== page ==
If there is a significant other in your life (friend or family) who has a hearing loss, then this article is for you. Relationships can be trying under the best of circumstances. With the introduction of the restrictions on our daily life that are being imposed by Covid-19 (aka coronavirus), an untreated hearing loss is more than just a minor inconvenience. And although these times are unprecedented, it is precisely at a time like this that we become more acutely aware of how much we take for granted the ability to hear until you are repeating yourself two or three times an hour.
How often are you enduring the TV louder than you would prefer?
And do you find yourself saying over and over, “No, that’s not what I said, that’s just what you thought you heard.”?
Communicating with someone who has an untreated hearing loss is exhausting and frustrating. Frankly, it is also somewhat selfish of them to expect you to become their hearing aids.
If you are currently making sure you’re in another room, avoiding conversation whenever possible or sitting in the same room, but silently suffering through yet another television program loud enough to be heard two blocks away, it’s time for an intervention.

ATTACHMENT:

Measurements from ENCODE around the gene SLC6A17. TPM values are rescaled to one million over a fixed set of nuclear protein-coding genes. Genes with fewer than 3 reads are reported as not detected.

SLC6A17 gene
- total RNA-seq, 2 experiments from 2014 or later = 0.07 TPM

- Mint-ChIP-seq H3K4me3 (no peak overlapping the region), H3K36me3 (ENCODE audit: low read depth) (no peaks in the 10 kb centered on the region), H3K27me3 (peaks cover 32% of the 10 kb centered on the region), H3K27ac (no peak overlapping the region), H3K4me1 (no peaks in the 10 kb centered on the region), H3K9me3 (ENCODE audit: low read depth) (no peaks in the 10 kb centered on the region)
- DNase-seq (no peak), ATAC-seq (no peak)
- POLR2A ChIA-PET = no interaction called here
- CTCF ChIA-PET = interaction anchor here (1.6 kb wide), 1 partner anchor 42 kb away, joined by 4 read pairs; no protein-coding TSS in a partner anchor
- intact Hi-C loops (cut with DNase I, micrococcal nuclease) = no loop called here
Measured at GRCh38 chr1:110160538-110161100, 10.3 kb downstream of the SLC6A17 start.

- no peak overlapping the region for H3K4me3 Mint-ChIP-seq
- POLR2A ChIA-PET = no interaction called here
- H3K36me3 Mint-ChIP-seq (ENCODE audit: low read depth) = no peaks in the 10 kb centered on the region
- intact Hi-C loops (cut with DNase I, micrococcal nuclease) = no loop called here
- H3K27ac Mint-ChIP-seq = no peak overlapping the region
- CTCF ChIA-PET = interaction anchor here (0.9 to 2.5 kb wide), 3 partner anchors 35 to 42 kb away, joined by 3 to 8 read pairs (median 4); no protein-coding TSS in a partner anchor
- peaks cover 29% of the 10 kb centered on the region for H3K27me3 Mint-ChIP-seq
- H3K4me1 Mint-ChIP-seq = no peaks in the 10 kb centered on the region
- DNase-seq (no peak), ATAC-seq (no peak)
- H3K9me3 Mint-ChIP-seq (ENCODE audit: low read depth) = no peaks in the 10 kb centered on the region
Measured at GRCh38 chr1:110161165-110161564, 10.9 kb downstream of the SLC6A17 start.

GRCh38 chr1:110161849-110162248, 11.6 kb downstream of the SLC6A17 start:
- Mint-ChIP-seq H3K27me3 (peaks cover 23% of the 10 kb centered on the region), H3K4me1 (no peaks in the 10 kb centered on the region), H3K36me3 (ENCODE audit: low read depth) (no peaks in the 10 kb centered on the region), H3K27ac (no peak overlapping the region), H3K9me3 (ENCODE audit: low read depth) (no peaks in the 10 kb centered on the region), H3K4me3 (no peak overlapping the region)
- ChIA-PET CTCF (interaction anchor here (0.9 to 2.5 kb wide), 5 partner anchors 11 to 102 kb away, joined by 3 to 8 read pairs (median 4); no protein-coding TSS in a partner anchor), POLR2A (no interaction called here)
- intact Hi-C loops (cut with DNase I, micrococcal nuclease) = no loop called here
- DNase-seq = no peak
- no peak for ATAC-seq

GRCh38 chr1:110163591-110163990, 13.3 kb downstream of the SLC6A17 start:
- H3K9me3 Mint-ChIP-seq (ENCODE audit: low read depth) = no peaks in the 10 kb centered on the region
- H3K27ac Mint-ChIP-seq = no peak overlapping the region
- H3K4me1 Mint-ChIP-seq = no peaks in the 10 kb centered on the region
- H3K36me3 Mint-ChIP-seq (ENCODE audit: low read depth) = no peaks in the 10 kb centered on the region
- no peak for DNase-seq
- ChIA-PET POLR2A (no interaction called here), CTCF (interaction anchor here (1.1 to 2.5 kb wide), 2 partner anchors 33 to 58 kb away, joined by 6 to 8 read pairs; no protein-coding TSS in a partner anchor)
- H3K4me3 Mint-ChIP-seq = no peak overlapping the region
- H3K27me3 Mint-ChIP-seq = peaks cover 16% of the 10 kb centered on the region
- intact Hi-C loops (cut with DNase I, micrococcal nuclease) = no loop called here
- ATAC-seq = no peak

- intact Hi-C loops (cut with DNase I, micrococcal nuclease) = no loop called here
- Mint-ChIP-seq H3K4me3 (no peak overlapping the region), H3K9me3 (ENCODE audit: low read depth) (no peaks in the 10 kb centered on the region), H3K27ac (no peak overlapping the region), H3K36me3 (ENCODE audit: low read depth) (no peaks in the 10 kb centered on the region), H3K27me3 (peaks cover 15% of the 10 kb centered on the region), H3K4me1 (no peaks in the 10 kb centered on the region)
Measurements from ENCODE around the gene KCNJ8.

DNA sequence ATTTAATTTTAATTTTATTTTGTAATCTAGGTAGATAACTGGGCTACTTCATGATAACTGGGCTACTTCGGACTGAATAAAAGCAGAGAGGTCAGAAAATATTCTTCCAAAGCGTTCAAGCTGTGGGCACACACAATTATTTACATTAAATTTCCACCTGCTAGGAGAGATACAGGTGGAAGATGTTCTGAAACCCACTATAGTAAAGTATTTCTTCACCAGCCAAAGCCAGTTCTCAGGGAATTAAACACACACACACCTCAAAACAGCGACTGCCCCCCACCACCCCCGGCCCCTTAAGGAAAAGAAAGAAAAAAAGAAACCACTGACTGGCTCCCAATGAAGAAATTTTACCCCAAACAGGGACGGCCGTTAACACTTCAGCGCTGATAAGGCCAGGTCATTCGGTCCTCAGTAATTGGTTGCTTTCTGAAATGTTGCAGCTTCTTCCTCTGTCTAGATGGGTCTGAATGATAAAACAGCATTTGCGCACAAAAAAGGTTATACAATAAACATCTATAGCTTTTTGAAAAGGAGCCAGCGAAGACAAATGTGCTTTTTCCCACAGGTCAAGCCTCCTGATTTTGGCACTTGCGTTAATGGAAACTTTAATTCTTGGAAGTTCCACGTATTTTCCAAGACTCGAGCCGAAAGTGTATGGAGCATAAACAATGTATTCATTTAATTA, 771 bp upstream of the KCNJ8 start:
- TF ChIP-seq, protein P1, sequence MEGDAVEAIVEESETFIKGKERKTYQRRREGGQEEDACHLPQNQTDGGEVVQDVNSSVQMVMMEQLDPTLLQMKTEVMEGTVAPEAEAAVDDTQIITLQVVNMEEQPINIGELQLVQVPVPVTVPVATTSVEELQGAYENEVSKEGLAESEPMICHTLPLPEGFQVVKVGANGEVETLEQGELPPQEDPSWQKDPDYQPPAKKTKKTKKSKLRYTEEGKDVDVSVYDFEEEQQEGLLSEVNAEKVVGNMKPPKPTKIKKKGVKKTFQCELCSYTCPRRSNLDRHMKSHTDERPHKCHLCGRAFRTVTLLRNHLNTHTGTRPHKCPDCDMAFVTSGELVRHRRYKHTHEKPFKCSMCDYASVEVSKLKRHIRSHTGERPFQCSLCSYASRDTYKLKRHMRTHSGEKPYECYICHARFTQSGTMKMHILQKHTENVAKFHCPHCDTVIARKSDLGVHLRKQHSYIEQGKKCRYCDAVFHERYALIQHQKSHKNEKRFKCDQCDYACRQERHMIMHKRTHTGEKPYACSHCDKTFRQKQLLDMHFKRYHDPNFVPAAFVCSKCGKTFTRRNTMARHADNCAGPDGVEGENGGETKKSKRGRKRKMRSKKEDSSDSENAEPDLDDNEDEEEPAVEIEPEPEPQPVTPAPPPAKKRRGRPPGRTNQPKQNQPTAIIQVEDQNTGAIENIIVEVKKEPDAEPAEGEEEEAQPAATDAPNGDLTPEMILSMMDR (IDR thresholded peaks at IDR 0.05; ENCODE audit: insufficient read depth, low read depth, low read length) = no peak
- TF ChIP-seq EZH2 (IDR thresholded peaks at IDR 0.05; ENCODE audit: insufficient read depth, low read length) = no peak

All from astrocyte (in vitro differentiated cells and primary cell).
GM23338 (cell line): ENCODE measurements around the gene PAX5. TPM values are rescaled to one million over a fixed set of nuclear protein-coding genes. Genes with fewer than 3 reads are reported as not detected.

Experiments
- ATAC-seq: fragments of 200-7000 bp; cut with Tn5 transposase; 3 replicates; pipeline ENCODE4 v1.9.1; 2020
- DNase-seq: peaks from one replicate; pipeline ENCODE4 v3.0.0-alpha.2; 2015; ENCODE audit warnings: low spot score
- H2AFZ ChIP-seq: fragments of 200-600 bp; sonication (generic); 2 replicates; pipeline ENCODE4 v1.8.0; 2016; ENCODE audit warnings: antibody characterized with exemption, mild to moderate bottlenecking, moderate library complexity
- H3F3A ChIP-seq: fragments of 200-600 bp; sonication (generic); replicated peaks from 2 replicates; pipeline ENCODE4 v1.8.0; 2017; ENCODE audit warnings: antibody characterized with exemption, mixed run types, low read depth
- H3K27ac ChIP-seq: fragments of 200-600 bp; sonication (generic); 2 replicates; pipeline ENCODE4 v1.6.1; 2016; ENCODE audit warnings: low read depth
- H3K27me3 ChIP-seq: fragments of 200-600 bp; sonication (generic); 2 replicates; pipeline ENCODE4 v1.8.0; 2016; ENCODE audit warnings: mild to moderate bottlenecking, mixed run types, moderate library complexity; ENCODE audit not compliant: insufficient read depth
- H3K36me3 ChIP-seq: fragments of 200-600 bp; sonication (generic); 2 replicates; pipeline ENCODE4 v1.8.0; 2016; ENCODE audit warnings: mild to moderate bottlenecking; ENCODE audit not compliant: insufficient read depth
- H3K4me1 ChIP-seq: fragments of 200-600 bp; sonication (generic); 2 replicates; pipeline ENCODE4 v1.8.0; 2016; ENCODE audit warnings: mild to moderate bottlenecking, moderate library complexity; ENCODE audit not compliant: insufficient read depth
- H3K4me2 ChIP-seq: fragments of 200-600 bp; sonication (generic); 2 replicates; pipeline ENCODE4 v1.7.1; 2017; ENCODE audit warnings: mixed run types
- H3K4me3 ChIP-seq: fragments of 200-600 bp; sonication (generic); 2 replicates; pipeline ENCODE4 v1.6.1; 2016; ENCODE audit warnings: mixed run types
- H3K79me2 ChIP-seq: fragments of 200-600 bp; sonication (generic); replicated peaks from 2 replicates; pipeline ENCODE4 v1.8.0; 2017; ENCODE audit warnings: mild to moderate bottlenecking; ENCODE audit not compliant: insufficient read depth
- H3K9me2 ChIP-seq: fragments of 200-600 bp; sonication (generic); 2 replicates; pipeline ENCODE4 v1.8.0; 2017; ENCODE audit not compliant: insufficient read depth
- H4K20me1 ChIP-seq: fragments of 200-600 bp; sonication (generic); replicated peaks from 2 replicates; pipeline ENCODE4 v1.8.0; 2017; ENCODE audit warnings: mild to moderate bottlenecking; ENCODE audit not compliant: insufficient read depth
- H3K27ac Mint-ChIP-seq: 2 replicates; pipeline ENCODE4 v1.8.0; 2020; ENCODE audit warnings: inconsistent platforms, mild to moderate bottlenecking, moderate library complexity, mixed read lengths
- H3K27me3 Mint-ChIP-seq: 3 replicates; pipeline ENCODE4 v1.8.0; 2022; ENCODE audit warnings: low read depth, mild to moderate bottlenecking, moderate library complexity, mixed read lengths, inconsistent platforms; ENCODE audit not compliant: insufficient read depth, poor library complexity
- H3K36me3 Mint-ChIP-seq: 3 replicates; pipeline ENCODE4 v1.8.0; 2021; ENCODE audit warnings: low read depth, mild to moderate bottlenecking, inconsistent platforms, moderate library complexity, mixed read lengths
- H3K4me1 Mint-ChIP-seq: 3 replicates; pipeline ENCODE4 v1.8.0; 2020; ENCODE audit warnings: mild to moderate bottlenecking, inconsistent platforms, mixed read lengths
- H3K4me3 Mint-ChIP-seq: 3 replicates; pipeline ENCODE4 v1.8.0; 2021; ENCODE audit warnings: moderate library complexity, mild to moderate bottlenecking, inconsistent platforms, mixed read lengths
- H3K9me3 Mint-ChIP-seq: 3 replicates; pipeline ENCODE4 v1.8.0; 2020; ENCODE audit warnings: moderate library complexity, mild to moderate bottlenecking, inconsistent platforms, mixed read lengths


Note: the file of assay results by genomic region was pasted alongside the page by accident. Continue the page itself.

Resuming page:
The Impact of Hearing Loss on Your Relationships
A British study illuminated the harm that is done when one partner has a hearing loss left untreated. The survey of 1,500 hearing-impaired people over 55 found the following:
- Almost one in two (44% of people) said that relationships with their partner, friends, or family had suffered because they can’t hear properly.
- A third (34%) have lost touch with friends, and in some cases seen marriages fall apart, as a direct result of the breakdown in communication caused by hearing loss.
- Two thirds (69%) said their hearing loss seriously hinders their ability to take part in everyday conversations with friends and family, causing 52% of those surveyed to feel left out and ignored in social situations.
- Women (72%) were found to be more affected by social exclusion because of hearing loss than men
- Almost half (49%) said that losing their hearing is the worst thing about growing old.
It’s time to sit them down and have a conversation about getting help for their hearing loss, a conversation that’s probably long overdue. Explain what they are missing. Explain how much you are compensating for their problem. And explain that when you’re not compensating, you’re avoiding interaction because you’re just too tired to deal with the volume of the TV or their frequent need for repetitions.
Maybe they aren’t aware of how much their problem has become everyone else’s problem. You aren’t doing yourself or your loved one any favors by trying to sugarcoat the severity of the problem. Resolve to get them the help they need the minute this crisis has passed and not a minute later.
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